Pretrial Release | Alaska

3/13/2013
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State legislatures consider and enact laws that address all aspects of pretrial policy, including citations, release eligibility, conditions of release, commercial bail bonding, victims’ rights and diversion. These legislative policies have an important role in providing fair, efficient and safe practices carried out by law enforcement and the courts.

Below is a synopsis of this state’s pretrial release laws as of March 2013 and any relevant legislative reports or audits. Recent enactments modifying these provisions can be found in NCSL’s pretrial enactments database.

 

LAWS

Citation in Lieu of Arrest

Issuing a citation is not presumptive, however a citation can be issued for misdemeanors. Citations can be issued prior to arrest by peace officers. (§12.25.180)

Pretrial Release Eligibility

State constitution provides a presumption of pretrial release. Pretrial release can be denied for capital offenses, unclassified felonies, class A and sexual felonies, felony operating a vehicle while under the influence, felony refusing to submit to a chemical test, felony crimes against a person or any domestic violence offense if the defendant has a previous similar conviction in last five years, felonies committed while on pretrial release, and when arrested for felonies committed in another state. (Const. art. 1 §11; §12.30.011(d))

Guidance for Setting Release Conditions

State statute provides a presumption of pretrial release on personal recognizance. Law requires the least restrictive conditions be imposed. (§12.30.011(a) & (b))

Pretrial Release Conditions

Law allows release on personal recognizance and an unsecured appearance bond. Common conditions of release include: commercial surety, cash deposit, supervision and additional requirements. A $250,000 cash bond is required for offenses involving the manufacture of methamphetamine when the defendant has a similar prior conviction. (§12.30.011)

Pretrial Detention

Defendants charged with capital offenses, unclassified felonies, class A and sexual felonies, felony operating a vehicle while under the influence, felony refusing to submit to a chemical test, felony crimes against a person or any domestic violence offense if they have a prior similar conviction in the last five years require a hearing to deny pretrial release. When a defendant is unable to meet the pretrial release conditions, a judicial review is required after 48 in custody. (§12.30.011; §12.30.006)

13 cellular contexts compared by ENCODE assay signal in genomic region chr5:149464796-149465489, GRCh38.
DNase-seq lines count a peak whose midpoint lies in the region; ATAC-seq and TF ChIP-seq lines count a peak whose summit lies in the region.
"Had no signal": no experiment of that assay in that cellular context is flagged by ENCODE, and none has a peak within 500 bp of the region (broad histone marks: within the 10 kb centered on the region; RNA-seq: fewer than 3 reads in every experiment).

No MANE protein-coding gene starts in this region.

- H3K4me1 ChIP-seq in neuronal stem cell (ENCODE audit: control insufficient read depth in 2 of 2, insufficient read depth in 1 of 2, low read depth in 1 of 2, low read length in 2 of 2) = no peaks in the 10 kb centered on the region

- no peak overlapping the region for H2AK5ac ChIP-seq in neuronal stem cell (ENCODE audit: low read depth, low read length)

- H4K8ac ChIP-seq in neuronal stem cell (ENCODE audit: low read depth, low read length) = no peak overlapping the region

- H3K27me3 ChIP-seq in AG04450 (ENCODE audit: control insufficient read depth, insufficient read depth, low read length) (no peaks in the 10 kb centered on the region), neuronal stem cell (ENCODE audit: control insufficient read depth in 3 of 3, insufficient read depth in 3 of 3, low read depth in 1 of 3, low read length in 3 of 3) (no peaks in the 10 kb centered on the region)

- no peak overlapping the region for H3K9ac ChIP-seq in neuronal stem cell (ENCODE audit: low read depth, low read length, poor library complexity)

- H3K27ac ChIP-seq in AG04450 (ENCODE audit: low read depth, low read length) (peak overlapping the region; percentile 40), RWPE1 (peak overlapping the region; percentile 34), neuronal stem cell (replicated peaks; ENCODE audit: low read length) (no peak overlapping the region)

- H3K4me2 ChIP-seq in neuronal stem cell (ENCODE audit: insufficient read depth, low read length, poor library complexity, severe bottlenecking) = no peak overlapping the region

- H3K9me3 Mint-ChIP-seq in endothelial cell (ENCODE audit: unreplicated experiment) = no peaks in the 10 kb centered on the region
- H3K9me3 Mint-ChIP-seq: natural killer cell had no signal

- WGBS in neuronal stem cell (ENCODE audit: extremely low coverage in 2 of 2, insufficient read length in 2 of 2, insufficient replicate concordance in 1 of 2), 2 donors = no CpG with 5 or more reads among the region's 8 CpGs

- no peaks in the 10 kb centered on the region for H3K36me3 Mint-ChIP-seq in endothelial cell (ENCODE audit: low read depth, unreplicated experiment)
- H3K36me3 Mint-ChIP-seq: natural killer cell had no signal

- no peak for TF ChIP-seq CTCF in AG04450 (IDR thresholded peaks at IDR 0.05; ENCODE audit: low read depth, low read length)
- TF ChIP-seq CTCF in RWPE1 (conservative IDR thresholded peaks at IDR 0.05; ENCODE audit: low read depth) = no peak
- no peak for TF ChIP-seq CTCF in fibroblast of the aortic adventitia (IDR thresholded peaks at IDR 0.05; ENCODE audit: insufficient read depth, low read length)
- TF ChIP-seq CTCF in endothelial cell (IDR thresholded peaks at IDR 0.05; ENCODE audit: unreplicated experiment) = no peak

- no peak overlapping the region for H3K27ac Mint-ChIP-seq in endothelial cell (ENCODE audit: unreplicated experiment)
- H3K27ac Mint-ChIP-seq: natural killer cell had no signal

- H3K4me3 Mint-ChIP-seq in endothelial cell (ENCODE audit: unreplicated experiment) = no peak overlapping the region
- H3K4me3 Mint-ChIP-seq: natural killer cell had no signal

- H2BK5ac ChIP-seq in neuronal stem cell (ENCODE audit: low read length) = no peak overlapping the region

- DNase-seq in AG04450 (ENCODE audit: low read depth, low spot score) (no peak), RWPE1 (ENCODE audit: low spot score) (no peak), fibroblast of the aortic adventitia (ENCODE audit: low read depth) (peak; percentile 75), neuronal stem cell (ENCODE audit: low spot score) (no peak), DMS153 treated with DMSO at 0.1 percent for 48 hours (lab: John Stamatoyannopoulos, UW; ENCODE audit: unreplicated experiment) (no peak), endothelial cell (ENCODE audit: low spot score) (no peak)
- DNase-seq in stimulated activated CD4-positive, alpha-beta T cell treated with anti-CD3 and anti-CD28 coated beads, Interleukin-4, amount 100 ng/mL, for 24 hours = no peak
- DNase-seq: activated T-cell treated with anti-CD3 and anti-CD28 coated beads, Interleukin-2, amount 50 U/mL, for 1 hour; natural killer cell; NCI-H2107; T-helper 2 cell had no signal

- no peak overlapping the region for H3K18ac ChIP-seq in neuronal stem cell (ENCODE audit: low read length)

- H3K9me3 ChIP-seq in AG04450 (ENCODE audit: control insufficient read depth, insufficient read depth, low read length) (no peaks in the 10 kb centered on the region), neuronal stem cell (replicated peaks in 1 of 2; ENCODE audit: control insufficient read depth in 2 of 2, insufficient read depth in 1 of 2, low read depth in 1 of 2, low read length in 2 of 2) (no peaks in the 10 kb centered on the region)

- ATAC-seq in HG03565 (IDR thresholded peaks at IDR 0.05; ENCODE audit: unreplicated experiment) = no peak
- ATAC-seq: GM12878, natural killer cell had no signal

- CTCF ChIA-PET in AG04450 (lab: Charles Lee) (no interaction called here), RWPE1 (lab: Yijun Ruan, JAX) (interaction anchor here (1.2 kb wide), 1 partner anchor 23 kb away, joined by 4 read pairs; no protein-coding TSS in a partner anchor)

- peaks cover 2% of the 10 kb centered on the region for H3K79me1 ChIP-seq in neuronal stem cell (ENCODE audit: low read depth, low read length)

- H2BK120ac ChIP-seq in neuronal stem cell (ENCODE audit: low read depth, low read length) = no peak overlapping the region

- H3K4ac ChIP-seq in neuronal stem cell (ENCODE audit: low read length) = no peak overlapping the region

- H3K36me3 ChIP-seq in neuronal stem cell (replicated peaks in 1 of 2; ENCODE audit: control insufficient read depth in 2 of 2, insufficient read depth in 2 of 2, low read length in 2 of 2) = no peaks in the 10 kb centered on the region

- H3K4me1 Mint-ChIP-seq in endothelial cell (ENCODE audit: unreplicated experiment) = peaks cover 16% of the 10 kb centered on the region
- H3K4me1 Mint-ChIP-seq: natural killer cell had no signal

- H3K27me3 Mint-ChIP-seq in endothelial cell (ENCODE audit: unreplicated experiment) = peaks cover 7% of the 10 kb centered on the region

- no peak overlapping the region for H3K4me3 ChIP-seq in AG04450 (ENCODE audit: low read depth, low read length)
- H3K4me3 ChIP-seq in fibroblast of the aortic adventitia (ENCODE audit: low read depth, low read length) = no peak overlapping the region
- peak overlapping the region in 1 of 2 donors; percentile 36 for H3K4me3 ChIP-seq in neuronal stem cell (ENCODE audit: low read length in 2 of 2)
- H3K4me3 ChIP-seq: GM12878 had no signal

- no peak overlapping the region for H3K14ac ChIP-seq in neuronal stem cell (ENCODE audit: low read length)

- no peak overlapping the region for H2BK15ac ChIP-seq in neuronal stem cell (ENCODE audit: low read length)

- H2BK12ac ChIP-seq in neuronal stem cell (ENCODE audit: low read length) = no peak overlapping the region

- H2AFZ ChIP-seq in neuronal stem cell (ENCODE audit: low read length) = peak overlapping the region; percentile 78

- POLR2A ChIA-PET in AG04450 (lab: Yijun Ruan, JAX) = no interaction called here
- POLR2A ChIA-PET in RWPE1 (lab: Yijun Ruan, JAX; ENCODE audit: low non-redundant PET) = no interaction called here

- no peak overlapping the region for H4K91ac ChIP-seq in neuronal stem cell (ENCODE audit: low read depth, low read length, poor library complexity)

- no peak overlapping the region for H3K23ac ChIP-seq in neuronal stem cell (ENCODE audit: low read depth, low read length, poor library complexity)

Bail Bond Agent Licensure

The Director of the Division of Insurance regulates bail bond limited producers. To be licensed, applicants must meet age and residency requirements, and pass an exam. They cannot have committed an act that is cause for denial, suspension or revocation of a license. (§ 21.27.150; §21.27.020; § 21.27.060)

Bail Forfeiture Procedure

After notification of their client’s failure to appear, a bail agent has 30 days to produce the defendant or provide an adequate reason why the defendant did not appear. Courts are instructed to consider if the defendant’s failure to appear was not willful. Statute addresses standards for remission procedure. (R RCRP Rule 41)

Victims’ Rights and Protections

Victims have the right to notification of, to attend and be heard at the pretrial release hearing.  Victims also have a right to notification of pretrial release and the conditions of that release. Pretrial release hearings are required for domestic violence offenses. If a bail bond is forfeited, the funds can be applied to a restitution order upon the defendant’s conviction. (§12.30.016(f); 12.30.027(d); Const. art. I, § 24; §12.30.027; §12.30.075)

Resources

Full text of statutes can be retrieved using NCSL’s State Legislatures Internet Links database or learn more about NCSL’s Criminal Justice Program.